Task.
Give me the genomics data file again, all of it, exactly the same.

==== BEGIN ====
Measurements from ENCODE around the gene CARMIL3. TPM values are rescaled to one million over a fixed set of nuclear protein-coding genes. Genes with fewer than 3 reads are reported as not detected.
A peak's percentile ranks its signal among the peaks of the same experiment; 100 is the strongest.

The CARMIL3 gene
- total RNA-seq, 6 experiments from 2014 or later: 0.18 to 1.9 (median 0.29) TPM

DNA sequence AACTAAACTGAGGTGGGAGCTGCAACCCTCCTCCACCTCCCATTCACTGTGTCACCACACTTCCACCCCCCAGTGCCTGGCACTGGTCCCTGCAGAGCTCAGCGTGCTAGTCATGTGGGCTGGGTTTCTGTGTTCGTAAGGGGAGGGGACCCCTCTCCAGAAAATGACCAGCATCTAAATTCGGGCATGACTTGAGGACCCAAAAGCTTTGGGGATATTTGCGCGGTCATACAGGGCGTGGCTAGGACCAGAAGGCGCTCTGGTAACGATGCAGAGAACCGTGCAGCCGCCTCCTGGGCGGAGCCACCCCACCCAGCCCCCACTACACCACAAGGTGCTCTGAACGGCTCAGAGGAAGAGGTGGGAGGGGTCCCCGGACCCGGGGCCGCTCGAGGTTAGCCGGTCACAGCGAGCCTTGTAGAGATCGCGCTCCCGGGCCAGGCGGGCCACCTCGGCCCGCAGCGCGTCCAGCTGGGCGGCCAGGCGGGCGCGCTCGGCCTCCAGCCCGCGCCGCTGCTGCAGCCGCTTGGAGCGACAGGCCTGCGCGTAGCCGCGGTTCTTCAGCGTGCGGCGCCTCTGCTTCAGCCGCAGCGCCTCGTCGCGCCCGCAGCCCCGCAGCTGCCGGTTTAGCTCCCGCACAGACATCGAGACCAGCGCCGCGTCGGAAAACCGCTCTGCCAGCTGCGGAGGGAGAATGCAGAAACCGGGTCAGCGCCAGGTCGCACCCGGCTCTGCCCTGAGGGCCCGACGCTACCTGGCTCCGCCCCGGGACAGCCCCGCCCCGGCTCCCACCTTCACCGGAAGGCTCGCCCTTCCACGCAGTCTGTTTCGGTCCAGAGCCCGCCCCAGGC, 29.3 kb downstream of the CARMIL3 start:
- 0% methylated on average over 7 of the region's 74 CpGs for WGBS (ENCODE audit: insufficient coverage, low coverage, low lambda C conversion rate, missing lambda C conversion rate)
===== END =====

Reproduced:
Measurements from ENCODE around the gene CARMIL3. TPM values are rescaled to one million over a fixed set of nuclear protein-coding genes. Genes with fewer than 3 reads are reported as not detected.
A peak's percentile ranks its signal among the peaks of the same experiment; 100 is the strongest.

The CARMIL3 gene
- total RNA-seq, 6 experiments from 2014 or later: 0.18 to 1.9 (median 0.29) TPM

DNA sequence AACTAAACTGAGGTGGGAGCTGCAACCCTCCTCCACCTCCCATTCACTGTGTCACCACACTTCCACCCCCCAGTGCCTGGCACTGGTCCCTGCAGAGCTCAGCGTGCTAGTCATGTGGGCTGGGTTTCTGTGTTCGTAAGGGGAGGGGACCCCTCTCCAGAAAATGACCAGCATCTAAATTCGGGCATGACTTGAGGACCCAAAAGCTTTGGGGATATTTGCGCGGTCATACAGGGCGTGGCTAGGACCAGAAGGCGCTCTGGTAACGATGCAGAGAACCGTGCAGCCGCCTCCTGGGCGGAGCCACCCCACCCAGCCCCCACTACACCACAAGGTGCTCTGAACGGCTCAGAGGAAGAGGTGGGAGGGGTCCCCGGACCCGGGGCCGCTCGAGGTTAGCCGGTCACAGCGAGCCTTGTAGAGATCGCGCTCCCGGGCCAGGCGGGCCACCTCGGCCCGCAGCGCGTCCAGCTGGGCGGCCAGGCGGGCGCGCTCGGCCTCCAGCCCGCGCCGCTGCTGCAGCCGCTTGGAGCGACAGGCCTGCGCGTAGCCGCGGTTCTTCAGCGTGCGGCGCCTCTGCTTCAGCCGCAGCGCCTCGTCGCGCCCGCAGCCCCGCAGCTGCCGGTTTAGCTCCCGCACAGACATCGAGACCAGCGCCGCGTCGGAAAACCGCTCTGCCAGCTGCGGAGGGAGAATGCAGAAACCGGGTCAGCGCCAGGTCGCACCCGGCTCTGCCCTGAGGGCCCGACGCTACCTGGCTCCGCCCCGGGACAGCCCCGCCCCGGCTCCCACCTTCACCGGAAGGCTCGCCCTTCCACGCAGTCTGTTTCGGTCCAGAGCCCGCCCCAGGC, 29.3 kb downstream of the CARMIL3 start:
- 0% methylated on average over 7 of the region's 74 CpGs for WGBS (ENCODE audit: insufficient coverage, low coverage, low lambda C conversion rate, missing lambda C conversion rate)